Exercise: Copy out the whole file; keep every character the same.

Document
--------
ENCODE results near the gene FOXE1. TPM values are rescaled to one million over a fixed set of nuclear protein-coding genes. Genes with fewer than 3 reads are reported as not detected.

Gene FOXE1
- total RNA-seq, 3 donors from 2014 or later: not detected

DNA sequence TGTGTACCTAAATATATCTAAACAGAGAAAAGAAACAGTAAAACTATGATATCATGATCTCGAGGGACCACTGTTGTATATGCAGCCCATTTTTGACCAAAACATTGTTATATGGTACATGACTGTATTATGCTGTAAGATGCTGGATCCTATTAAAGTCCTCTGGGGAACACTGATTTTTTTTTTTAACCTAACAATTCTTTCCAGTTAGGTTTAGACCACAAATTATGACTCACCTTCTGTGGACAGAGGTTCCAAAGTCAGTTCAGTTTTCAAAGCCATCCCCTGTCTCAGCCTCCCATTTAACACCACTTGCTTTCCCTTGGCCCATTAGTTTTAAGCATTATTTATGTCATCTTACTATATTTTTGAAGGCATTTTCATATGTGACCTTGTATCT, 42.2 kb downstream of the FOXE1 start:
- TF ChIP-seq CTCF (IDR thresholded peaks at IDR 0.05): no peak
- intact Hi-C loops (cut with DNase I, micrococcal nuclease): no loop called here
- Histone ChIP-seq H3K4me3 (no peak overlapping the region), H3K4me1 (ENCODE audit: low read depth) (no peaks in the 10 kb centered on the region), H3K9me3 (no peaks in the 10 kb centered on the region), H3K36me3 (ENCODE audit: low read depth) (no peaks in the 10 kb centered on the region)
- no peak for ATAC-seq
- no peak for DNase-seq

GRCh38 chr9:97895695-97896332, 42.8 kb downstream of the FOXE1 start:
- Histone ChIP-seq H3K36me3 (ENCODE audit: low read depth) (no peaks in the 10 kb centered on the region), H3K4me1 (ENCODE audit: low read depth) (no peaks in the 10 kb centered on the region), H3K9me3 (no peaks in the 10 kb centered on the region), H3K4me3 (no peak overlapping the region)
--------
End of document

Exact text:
ENCODE results near the gene FOXE1. TPM values are rescaled to one million over a fixed set of nuclear protein-coding genes. Genes with fewer than 3 reads are reported as not detected.

Gene FOXE1
- total RNA-seq, 3 donors from 2014 or later: not detected

DNA sequence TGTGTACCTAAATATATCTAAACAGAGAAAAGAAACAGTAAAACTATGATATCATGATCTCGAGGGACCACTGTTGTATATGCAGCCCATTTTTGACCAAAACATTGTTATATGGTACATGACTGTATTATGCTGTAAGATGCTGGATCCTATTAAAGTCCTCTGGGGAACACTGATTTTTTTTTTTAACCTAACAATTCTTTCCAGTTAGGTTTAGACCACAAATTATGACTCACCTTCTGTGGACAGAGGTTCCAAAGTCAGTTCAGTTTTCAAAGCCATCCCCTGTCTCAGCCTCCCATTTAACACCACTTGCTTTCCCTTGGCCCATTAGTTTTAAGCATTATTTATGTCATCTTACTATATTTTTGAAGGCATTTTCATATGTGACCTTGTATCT, 42.2 kb downstream of the FOXE1 start:
- TF ChIP-seq CTCF (IDR thresholded peaks at IDR 0.05): no peak
- intact Hi-C loops (cut with DNase I, micrococcal nuclease): no loop called here
- Histone ChIP-seq H3K4me3 (no peak overlapping the region), H3K4me1 (ENCODE audit: low read depth) (no peaks in the 10 kb centered on the region), H3K9me3 (no peaks in the 10 kb centered on the region), H3K36me3 (ENCODE audit: low read depth) (no peaks in the 10 kb centered on the region)
- no peak for ATAC-seq
- no peak for DNase-seq

GRCh38 chr9:97895695-97896332, 42.8 kb downstream of the FOXE1 start:
- Histone ChIP-seq H3K36me3 (ENCODE audit: low read depth) (no peaks in the 10 kb centered on the region), H3K4me1 (ENCODE audit: low read depth) (no peaks in the 10 kb centered on the region), H3K9me3 (no peaks in the 10 kb centered on the region), H3K4me3 (no peak overlapping the region)